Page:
Triggering a plugin components button

I am desperately looking for a way to trigger a button that is coded into a component. You can see it here in Instance Manager (V1.6.2.1) in the Insert Block component.

For some reason it used to be a trigger input (on the broken old version), but now is a button on the component itself and doesn’t have a trigger input any longer.

Maybe @andheum knows a way to do this with something Metahopper-like!? The problem is that I have multiple of those components in the depth of a large definition and just need to trigger them using a button (and RCP).

I don’t know why you would create such components that for some reason include UI elements? It makes no sense at all to have a UI button included in the component and I think frankly they should not even be allowed. It saves you creating one button, but you lose so many possibilities of triggering a certain component. It’s enough that there are tons of right-click options on some components, but usually you set those once. Triggering a function however should never involve first finding the component in a large definition and having to click the button for each one separately.

@DavidRutten is it possible to have some stricter rules for GH2 please. Attributes and options should all be exposed as pins for true parametric coding. What’s your take on those buttons?

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Please remember that this developer has spent a lot of time giving you something you seem to need for free. Complaining about something you don’t like is understandable, but trying to ban it seems delirious to me. There are reasons to break the automatic flow with interface actuators, one of them is simply that the developer wanted to do it that way. Another is that some operations are intended to work once and not automatically, or GH can only be used to automate? There are operations that go beyond GH logic (because they interact with other environments or because they need to solve the definition in a customized way…) and using an interface button can simplify the code. There are reasons to do so, it has advantages and disadvantages.

I understand your anger, I also faced the same problem with another plugin. But I’m tired of people trying to ban what they don’t like, that’s not right. What you can do is talk to the developer and ask for an automatable version. Or maybe he has in his library a method to automate it from code. And if not, do it yourself this component, looks like it’s just rhino functionality wrapped in GH.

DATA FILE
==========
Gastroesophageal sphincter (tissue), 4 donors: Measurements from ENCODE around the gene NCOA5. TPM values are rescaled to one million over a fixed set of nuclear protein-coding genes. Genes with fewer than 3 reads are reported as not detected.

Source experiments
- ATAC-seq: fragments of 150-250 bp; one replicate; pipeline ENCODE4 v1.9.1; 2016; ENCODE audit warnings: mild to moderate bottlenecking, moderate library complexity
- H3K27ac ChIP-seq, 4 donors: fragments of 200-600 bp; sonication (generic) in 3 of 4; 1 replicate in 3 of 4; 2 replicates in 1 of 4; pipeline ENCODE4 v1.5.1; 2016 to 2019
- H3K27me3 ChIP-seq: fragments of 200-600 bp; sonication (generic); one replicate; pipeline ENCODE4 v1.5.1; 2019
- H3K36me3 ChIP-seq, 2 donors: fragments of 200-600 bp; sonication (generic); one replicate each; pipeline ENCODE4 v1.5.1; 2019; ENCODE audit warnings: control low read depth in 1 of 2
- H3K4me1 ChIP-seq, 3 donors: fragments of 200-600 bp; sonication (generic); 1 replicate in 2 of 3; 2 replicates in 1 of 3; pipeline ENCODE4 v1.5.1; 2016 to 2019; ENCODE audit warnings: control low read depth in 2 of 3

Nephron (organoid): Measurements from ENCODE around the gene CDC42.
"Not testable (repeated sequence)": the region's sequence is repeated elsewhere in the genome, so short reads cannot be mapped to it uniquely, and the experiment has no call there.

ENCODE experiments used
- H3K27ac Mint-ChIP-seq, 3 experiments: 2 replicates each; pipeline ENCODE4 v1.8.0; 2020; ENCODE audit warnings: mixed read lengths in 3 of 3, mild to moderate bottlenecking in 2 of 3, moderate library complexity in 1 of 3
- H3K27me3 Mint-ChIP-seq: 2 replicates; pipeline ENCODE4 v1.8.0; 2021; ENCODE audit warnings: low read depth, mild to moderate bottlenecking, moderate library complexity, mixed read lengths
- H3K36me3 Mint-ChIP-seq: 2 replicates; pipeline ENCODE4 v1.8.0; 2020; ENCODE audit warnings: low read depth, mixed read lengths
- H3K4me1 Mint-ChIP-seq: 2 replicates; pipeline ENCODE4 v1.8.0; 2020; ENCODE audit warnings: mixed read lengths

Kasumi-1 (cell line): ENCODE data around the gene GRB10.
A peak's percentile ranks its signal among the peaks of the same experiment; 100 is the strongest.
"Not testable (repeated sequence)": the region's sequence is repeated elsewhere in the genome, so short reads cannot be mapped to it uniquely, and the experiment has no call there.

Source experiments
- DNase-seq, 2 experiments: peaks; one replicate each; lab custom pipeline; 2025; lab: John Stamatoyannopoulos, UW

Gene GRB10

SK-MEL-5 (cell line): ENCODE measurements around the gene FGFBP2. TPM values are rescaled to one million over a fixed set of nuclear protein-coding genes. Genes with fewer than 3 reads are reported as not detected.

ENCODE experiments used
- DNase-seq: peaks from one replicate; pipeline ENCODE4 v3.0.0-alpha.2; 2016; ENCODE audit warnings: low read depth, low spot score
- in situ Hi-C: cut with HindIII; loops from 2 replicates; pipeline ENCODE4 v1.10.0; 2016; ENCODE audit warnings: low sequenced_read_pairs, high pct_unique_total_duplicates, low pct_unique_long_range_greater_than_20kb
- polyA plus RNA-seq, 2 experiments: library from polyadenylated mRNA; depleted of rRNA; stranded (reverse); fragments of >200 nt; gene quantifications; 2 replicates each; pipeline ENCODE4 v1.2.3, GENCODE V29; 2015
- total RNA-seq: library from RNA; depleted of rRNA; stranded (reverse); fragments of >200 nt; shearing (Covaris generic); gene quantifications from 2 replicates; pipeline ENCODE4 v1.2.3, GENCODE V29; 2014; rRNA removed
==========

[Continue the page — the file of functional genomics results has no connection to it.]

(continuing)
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I am not trying to ban anything. And sure some plugins have special operations that don’t normally occur in native components, like with looping and so on and there are also native components that have special UI elements, like the image sampler.

The older version of the same plugin (V1.5.9.4) just had a trigger input, while the newer version (V1.6.2.1) got rid of the trigger input and replaced it with a button. Sure the developer is free to do that, but there is no reason for it that has any upside I can see other than personal preference: it breaks all definitions that used that component and updated the plugin, which shouldn’t happen for a point update. Secondly from a usability perspective I don’t see any benefit to having the button on the component. There is already a button in GH that can trigger something, why add a button to component that is now forever stuck on it and cannot trigger anything else. It breaks an otherwise automated workflow, which is kind of the point of Grasshopper.

Basically any component that has some critical functionality but doesn’t expose it as a pin will cause some issue once you start building large definitions. Like the image sampler for example. It works great, but what if I want to set the image path from something like a text file I have read - you can’t do it. It’s frustrating and just because something is free does not mean we are not allowed to give constructive criticism.

So don’t get me wrong, setting developer guidelines is never about banning anything or complaining about something I am getting for free. There are many guidelines already and I think it will benefit everyone if the amount of “unexpected” conventions from some plugins are kept at a minimum.

Once again, I am not trying to ban anything. I never say that anywhere and I don’t know how you come to the conclusion that would be the only logical step from what I was suggesting?